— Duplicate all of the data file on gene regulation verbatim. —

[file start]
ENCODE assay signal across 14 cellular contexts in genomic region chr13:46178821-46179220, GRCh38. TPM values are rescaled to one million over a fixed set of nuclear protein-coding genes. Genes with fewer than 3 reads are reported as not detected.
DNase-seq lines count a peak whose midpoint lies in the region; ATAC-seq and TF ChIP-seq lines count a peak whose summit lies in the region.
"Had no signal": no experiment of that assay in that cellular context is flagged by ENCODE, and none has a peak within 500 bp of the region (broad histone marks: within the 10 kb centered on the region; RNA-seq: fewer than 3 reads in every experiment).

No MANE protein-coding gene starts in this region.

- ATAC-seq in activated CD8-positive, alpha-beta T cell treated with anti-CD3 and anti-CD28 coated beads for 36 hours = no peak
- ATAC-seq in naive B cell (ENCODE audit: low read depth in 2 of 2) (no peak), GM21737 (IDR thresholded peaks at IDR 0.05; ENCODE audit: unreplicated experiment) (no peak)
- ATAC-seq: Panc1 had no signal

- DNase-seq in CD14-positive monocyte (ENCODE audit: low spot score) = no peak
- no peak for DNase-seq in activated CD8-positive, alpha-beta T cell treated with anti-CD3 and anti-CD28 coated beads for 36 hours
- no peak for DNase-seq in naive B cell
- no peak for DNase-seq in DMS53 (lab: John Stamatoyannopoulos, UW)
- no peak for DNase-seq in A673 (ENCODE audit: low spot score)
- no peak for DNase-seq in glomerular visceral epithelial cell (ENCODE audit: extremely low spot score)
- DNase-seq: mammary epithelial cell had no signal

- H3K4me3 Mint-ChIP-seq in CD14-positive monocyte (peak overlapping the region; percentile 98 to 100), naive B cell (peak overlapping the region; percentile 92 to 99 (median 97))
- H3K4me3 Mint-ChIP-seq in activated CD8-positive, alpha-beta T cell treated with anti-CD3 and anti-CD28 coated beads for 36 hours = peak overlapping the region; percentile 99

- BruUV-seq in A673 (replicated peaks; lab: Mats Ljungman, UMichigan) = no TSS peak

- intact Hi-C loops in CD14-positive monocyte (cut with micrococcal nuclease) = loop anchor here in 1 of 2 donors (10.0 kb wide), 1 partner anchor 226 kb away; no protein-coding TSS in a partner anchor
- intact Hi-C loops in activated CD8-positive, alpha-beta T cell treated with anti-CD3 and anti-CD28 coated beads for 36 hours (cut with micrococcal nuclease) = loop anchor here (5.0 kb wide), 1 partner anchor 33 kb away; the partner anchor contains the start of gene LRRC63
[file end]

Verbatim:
ENCODE assay signal across 14 cellular contexts in genomic region chr13:46178821-46179220, GRCh38. TPM values are rescaled to one million over a fixed set of nuclear protein-coding genes. Genes with fewer than 3 reads are reported as not detected.
DNase-seq lines count a peak whose midpoint lies in the region; ATAC-seq and TF ChIP-seq lines count a peak whose summit lies in the region.
"Had no signal": no experiment of that assay in that cellular context is flagged by ENCODE, and none has a peak within 500 bp of the region (broad histone marks: within the 10 kb centered on the region; RNA-seq: fewer than 3 reads in every experiment).

No MANE protein-coding gene starts in this region.

- ATAC-seq in activated CD8-positive, alpha-beta T cell treated with anti-CD3 and anti-CD28 coated beads for 36 hours = no peak
- ATAC-seq in naive B cell (ENCODE audit: low read depth in 2 of 2) (no peak), GM21737 (IDR thresholded peaks at IDR 0.05; ENCODE audit: unreplicated experiment) (no peak)
- ATAC-seq: Panc1 had no signal

- DNase-seq in CD14-positive monocyte (ENCODE audit: low spot score) = no peak
- no peak for DNase-seq in activated CD8-positive, alpha-beta T cell treated with anti-CD3 and anti-CD28 coated beads for 36 hours
- no peak for DNase-seq in naive B cell
- no peak for DNase-seq in DMS53 (lab: John Stamatoyannopoulos, UW)
- no peak for DNase-seq in A673 (ENCODE audit: low spot score)
- no peak for DNase-seq in glomerular visceral epithelial cell (ENCODE audit: extremely low spot score)
- DNase-seq: mammary epithelial cell had no signal

- H3K4me3 Mint-ChIP-seq in CD14-positive monocyte (peak overlapping the region; percentile 98 to 100), naive B cell (peak overlapping the region; percentile 92 to 99 (median 97))
- H3K4me3 Mint-ChIP-seq in activated CD8-positive, alpha-beta T cell treated with anti-CD3 and anti-CD28 coated beads for 36 hours = peak overlapping the region; percentile 99

- BruUV-seq in A673 (replicated peaks; lab: Mats Ljungman, UMichigan) = no TSS peak

- intact Hi-C loops in CD14-positive monocyte (cut with micrococcal nuclease) = loop anchor here in 1 of 2 donors (10.0 kb wide), 1 partner anchor 226 kb away; no protein-coding TSS in a partner anchor
- intact Hi-C loops in activated CD8-positive, alpha-beta T cell treated with anti-CD3 and anti-CD28 coated beads for 36 hours (cut with micrococcal nuclease) = loop anchor here (5.0 kb wide), 1 partner anchor 33 kb away; the partner anchor contains the start of gene LRRC63